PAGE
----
The impact of the About Me standard on the health and care system

A guest blog from James Woollard, CCIO at Oxleas NHS Foundation Trust.

It’s no secret that the health and care sector is under extreme pressure and time is a precious commodity for health and care professionals. Given these conditions, it is understandable if some professionals think that implementing digital tools, such as information standards and person held record systems, will only extend their already long list of tasks, taking up more time, and creating fewer opportunities to deliver care.

As a Consultant Psychiatrist and Chief Clinical Information Officer, I can confidently say that this couldn’t be further from the truth. Implementing PRSB’s About Me information standard in our OxCare Patient Held Record system at Oxleas NHS Foundation Trust is already facilitating personalised care, improving the quality of care I administer and in turn, giving me more time back in the process.

James Woollard: About Me and digital transformation

The PRSB developed the About Me standard to define and structure the personal information someone may want their clinicians, care workers and carers to know, that is not generally on a care record. About Me information could include, for example, someone’s preferred method of communication or their favourite mug they use to drink from when in hospital. The standard makes these extremely individualised details shareable between the different digital systems used in the sector, making it accessible wherever and whenever care is needed and keeping everyone involved in a person’s care informed of their distinctive requirements.

OxCare allows people who use our services to view and amend the personal and medical information in their care record. When implementing About Me, we wanted to ensure we consulted with people and professionals during the process to make the system functional for day-to-day tasks. After all, PRSB developed the standard through consultation with these groups and we wanted to use this approach for the full life cycle of the standard, from development to implementation.

James Woollard: Why co-development is important for About Me

At Oxleas, we want to ensure we are delivering excellent personalised care and, as a child psychiatrist, it is perhaps even more important that I am aware of the personal preferences, fears and requirements of people who use services that will allow them to feel safe and supported in my care. Adopting the About Me standard is integral to this. There was a worry that clinicians simply wouldn’t have time to meaningfully engage with the About Me information, but I have found the opposite to be true. For example, if a person needs to have a blood test, their About Me information may reveal that they have a fear of needles along with advice on how to overcome this that is specific to this person. You will then be able to take remedial action to complete the blood test quicker and with less stress for you and the person.

Take a moment to read the About Me profile to save time in the future

About Me is not simply a digital version of a paper record; static and immoveable. It is an active tool that is designed to be refined and changed over time to suit the needs of the person, their clinicians and the Trust. It has a free text structure with the option to include multimedia files, to be chosen and used as the person and professionals see fit. For professionals that work with children like myself, this is crucial as people can upload photos of their pets or record the video games they enjoy playing to relax. By using the versatile formats About Me allows, I can get to know the people I care for better and on their own terms. It simply wouldn’t be possible to record this information in this way on a care record that is limited to the clinical essentials.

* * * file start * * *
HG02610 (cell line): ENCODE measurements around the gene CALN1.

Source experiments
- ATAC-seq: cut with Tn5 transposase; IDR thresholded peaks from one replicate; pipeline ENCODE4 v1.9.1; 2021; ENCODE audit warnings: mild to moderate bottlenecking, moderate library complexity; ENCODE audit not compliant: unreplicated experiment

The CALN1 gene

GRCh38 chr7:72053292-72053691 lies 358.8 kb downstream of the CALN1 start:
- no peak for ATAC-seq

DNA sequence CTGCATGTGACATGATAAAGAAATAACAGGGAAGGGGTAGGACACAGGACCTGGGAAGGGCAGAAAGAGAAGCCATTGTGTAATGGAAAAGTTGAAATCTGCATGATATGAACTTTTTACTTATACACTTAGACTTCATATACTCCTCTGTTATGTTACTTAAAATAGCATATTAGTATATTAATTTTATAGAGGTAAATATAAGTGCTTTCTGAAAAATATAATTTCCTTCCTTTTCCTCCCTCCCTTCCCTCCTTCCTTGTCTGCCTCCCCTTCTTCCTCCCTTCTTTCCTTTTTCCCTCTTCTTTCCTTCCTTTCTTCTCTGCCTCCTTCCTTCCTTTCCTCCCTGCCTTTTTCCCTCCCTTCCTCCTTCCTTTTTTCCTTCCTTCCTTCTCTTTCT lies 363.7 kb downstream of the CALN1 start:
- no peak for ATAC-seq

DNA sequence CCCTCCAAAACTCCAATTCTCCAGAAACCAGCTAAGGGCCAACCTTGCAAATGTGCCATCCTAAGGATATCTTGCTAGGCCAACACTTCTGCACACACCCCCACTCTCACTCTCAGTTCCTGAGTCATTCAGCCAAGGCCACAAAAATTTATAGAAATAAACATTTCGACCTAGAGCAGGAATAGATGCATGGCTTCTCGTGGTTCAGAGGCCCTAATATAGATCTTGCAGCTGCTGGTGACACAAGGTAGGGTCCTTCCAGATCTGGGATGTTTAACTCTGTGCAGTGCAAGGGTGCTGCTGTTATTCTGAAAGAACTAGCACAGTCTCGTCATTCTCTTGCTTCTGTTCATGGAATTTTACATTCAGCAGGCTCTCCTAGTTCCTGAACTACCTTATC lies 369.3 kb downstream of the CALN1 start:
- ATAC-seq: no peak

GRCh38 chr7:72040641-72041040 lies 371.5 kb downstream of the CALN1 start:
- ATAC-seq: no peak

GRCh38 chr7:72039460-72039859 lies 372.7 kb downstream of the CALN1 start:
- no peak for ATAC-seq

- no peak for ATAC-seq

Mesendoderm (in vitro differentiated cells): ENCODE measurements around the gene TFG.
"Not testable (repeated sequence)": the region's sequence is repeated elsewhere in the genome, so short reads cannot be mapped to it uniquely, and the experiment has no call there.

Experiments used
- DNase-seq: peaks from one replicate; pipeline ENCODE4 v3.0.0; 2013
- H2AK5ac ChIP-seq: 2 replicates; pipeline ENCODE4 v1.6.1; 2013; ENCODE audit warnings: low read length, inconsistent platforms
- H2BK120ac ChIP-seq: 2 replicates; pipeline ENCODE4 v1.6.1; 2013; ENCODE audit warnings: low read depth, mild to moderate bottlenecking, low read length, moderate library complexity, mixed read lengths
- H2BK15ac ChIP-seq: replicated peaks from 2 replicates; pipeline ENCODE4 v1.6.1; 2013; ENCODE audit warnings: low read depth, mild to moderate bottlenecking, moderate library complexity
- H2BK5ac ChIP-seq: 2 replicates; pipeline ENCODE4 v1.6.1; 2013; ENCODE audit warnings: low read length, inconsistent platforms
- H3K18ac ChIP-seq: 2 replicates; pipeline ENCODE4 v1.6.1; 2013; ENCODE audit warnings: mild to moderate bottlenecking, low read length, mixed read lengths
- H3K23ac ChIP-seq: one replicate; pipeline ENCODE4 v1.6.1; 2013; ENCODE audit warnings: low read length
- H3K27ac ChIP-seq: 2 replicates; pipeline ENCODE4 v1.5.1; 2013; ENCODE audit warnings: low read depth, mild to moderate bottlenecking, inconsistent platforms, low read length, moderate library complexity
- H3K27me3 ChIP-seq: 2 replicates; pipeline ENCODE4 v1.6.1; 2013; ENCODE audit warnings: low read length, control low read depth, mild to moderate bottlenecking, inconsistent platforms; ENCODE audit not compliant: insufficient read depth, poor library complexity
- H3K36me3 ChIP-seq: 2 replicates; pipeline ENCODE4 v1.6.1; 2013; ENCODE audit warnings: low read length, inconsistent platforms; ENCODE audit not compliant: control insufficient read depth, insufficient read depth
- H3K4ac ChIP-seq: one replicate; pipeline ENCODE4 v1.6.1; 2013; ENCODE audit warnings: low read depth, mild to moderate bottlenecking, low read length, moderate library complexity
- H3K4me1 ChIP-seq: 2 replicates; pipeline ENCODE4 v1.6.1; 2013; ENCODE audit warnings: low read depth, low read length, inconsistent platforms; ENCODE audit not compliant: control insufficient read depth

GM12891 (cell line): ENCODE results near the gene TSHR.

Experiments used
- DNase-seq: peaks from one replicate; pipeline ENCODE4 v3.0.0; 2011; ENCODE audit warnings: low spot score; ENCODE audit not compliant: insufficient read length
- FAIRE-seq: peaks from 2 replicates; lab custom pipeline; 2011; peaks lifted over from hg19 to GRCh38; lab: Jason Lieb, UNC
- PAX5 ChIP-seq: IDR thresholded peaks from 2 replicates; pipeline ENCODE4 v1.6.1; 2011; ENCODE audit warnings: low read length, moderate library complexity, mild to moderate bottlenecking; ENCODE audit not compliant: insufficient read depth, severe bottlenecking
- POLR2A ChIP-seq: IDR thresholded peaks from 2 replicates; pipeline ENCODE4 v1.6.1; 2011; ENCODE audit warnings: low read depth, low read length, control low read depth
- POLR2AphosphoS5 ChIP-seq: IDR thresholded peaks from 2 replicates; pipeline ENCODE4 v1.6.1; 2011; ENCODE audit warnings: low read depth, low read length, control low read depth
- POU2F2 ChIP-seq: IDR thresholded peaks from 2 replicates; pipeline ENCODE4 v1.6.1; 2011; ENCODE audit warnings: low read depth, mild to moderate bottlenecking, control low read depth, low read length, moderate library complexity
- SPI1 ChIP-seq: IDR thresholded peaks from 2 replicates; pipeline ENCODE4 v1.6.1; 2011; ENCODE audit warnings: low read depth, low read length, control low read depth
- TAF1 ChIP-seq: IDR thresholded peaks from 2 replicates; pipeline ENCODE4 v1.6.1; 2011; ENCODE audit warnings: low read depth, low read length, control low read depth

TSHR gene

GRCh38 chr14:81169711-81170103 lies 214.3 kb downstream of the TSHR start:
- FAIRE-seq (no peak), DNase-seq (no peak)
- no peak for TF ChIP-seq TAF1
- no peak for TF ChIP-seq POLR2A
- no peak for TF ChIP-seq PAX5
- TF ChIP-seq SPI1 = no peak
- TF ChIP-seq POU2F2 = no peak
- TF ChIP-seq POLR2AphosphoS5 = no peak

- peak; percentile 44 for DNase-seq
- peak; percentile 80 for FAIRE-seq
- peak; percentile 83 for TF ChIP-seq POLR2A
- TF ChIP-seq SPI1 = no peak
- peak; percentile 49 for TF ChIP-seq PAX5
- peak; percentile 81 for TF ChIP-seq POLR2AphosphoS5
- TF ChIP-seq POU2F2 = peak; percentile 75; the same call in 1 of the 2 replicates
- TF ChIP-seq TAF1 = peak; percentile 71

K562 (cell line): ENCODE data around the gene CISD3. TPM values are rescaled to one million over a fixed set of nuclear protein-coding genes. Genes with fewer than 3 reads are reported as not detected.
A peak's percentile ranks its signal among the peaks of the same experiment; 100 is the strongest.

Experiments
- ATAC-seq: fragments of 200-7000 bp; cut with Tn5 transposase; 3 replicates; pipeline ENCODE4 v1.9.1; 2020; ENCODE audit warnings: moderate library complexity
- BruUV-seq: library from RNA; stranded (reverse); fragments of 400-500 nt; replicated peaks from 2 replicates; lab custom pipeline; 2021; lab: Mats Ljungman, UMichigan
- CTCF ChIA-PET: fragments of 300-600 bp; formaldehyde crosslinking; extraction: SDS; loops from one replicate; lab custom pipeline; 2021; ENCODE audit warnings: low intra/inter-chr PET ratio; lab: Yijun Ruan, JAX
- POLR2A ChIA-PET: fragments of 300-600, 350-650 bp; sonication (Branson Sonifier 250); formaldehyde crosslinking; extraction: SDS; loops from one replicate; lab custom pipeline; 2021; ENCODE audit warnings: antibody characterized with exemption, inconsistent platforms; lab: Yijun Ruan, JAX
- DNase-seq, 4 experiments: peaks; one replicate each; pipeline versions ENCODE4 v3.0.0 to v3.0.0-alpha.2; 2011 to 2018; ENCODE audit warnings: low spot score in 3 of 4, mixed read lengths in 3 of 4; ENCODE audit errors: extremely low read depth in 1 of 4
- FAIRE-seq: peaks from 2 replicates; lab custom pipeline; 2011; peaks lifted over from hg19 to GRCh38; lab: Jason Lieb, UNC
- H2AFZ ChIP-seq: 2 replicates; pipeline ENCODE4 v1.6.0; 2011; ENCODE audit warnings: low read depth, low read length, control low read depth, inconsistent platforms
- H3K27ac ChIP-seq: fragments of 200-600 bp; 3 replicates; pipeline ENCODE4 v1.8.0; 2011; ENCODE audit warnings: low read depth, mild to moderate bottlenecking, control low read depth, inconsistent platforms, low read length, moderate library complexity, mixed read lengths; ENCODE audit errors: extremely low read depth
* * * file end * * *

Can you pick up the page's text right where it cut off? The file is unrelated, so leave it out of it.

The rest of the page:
About Me lets me understand the people I care for as more than just the diagnoses written in front of me

What we have is a digital tool that is broad enough to then be honed in several ways. This may seem counterintuitive but is actually the best way to enable personalised care. Take the iPhone as an example. The iPhone is a standardised piece of kit that can be personalised to your life and requirements in a highly specific way, and About Me works in a similar way. A person’s carer can use the free text structure to record that the person has a favourite mug they prefer to drink from. This preference might not seem that important, but it is critical for the professional to know if that person refuses to drink liquids from any other mug and subsequently becomes dehydrated, for example. The design of About Me enables care that works around the person rather than the person having to work around their care, and in turn safer outcomes can be achieved.

The quantitative results of using About Me and improved outcomes aren’t yet identifiable but the qualitative analysis is already here: The About Me standard allows clinicians to understand people in their care better, making interactions meaningful and personal. Information standards may seem like a small cog in the wheel of health and care, but they are a critical tool for enabling interoperability between systems and facilitating widespread practice of personalised care that we know will improve care, making it safer and more responsive to the individual.

James Woollard: About Me and the importance of interoperability

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